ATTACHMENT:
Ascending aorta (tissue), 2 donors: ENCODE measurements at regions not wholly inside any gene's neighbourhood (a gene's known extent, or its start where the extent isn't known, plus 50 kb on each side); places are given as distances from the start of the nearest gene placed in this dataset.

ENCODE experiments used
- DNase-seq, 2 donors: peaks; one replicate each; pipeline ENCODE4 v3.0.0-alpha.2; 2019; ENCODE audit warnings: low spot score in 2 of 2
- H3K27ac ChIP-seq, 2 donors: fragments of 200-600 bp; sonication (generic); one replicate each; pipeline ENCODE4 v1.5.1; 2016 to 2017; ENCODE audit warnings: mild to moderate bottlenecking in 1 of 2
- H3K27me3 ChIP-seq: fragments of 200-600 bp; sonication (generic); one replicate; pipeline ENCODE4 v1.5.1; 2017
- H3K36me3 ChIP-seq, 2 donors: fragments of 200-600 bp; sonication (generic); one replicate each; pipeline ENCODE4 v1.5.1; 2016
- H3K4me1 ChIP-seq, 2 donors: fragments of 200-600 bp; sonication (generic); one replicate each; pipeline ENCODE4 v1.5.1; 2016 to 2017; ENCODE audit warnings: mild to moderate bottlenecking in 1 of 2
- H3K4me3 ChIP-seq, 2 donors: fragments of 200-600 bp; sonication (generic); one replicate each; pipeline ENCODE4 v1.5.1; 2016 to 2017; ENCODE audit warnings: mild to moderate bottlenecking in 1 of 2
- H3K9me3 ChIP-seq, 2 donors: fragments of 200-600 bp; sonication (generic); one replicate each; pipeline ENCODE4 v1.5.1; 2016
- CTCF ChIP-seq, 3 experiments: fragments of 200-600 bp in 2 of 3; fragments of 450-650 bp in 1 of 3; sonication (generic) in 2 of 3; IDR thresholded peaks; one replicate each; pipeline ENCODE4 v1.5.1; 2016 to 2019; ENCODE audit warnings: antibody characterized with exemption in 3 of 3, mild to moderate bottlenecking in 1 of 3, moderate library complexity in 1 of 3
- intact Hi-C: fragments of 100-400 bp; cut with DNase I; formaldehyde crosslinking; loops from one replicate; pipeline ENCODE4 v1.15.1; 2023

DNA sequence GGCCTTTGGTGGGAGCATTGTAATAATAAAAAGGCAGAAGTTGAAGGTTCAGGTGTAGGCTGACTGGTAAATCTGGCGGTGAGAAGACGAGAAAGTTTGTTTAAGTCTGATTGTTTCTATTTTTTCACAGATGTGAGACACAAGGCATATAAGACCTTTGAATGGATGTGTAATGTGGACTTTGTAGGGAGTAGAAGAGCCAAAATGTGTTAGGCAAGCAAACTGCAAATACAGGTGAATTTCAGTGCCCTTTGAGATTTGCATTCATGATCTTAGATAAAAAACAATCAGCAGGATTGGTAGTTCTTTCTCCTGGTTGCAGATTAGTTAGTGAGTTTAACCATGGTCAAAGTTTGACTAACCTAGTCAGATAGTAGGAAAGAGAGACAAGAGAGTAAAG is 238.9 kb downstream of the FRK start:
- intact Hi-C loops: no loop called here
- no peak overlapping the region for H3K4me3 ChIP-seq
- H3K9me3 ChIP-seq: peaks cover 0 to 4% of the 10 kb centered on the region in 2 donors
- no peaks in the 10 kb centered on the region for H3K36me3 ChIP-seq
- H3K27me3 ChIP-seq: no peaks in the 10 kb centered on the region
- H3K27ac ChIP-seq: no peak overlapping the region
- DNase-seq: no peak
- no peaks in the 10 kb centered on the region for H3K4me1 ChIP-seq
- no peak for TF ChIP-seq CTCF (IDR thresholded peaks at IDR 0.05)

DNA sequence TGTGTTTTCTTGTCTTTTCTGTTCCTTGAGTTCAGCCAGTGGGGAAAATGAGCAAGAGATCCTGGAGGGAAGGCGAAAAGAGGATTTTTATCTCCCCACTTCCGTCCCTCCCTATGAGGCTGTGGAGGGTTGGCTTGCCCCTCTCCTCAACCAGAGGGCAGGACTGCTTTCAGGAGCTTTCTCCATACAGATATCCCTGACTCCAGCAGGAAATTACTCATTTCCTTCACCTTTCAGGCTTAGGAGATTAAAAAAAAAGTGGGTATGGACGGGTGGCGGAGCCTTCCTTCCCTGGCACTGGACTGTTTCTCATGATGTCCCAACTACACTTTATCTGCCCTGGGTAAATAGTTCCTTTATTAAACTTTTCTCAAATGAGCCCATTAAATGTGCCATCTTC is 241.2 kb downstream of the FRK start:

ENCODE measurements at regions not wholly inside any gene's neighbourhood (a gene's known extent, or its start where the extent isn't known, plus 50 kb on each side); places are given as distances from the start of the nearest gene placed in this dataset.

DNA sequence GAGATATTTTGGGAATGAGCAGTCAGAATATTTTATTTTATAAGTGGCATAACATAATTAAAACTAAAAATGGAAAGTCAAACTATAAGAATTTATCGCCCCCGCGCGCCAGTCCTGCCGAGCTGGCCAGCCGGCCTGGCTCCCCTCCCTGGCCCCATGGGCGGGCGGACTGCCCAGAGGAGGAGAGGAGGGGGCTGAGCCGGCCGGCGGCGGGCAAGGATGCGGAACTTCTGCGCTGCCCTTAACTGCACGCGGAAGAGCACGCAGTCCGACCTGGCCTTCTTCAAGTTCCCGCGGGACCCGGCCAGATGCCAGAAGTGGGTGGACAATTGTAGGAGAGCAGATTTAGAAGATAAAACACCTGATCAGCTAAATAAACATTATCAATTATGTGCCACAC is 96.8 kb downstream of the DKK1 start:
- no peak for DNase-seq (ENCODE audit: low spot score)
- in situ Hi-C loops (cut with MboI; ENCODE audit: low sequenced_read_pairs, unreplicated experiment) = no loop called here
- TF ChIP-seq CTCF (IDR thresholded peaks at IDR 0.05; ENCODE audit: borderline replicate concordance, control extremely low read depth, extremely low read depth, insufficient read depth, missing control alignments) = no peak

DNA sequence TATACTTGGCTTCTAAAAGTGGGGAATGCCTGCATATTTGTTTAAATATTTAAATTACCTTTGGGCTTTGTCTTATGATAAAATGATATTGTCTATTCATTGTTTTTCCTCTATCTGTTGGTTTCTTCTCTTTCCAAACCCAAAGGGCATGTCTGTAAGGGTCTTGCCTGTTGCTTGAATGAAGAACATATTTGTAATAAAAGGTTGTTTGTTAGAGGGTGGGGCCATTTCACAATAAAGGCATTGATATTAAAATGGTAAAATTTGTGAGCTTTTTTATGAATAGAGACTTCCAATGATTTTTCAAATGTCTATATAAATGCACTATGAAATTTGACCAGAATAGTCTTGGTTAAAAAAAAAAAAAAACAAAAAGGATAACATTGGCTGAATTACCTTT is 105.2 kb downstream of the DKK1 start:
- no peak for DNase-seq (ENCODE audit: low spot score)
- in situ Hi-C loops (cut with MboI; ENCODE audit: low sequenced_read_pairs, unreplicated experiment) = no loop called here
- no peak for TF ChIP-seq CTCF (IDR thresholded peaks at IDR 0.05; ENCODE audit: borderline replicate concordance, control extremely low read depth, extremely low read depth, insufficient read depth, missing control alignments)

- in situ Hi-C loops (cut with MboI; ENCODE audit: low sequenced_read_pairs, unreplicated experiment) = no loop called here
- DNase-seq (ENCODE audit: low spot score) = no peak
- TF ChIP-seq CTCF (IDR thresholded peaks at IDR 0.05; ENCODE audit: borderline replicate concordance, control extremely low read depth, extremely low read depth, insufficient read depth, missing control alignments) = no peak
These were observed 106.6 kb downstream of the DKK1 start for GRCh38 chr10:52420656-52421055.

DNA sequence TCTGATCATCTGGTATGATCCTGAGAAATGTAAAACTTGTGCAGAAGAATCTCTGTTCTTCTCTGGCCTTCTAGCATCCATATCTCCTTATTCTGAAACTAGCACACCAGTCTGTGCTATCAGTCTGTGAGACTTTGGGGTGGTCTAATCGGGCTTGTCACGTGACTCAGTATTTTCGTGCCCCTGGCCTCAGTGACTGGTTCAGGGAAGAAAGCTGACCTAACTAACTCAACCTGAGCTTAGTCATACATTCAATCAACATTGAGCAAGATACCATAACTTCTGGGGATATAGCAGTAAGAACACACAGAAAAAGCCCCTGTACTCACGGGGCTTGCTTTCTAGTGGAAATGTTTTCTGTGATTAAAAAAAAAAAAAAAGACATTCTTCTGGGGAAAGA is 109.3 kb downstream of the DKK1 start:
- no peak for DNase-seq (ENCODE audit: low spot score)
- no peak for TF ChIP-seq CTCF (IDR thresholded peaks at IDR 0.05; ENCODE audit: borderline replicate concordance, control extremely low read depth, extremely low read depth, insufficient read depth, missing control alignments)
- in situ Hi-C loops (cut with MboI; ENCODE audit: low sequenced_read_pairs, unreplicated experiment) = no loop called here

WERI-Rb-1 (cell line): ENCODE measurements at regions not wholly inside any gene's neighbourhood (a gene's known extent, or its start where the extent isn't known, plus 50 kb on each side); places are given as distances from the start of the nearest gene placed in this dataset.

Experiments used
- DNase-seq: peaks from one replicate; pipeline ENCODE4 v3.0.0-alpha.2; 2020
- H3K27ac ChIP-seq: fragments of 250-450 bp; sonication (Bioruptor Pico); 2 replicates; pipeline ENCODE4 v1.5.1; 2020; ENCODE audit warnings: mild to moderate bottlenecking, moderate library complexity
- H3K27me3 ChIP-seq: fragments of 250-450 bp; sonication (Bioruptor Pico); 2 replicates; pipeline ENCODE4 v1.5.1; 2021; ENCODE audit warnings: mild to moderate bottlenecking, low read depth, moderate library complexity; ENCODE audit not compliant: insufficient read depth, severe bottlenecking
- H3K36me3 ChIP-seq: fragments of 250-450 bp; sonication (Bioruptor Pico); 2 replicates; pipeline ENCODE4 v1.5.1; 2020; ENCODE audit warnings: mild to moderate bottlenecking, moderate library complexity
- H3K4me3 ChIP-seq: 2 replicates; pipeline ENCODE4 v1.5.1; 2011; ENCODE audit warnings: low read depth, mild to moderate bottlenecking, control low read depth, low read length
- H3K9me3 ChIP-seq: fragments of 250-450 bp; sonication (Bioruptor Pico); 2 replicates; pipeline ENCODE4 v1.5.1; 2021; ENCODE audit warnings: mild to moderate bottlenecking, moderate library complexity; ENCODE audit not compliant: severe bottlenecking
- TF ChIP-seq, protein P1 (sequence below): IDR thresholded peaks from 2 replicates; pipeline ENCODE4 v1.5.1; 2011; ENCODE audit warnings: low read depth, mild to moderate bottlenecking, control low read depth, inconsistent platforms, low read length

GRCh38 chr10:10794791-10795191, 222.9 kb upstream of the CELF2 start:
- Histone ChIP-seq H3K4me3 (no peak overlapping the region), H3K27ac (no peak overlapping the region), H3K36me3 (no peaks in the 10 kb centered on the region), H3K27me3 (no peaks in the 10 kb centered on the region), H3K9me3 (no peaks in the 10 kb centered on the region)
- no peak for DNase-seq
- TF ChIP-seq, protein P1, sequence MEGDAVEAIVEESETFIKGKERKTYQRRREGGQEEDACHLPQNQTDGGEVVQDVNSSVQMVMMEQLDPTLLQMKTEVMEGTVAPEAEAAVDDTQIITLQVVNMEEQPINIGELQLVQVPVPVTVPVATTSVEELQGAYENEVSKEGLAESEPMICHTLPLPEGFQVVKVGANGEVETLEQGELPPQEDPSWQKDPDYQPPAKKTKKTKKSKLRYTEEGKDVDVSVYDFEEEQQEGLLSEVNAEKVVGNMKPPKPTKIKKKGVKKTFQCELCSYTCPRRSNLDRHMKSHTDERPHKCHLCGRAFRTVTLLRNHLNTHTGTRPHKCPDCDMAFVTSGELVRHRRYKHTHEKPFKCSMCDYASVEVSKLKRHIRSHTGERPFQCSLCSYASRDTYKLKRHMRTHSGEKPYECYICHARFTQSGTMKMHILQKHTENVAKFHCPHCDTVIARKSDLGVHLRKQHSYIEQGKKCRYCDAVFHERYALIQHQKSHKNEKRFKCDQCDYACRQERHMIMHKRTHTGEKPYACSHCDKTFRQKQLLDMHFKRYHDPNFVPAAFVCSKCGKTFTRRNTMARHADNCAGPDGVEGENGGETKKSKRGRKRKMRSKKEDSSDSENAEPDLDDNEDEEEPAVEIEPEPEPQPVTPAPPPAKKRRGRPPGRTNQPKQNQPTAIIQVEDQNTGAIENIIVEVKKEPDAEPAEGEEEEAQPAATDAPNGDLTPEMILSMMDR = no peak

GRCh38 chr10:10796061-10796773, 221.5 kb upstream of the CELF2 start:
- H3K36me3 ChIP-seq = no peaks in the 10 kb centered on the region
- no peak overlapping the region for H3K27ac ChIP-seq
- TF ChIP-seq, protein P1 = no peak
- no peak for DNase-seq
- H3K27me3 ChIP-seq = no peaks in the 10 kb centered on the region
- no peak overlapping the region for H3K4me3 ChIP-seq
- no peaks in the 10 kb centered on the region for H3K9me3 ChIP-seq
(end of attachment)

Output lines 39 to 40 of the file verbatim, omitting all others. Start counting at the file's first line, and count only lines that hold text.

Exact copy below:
- in situ Hi-C loops (cut with MboI; ENCODE audit: low sequenced_read_pairs, unreplicated experiment) = no loop called here

WERI-Rb-1 (cell line): ENCODE measurements at regions not wholly inside any gene's neighbourhood (a gene's known extent, or its start where the extent isn't known, plus 50 kb on each side); places are given as distances from the start of the nearest gene placed in this dataset.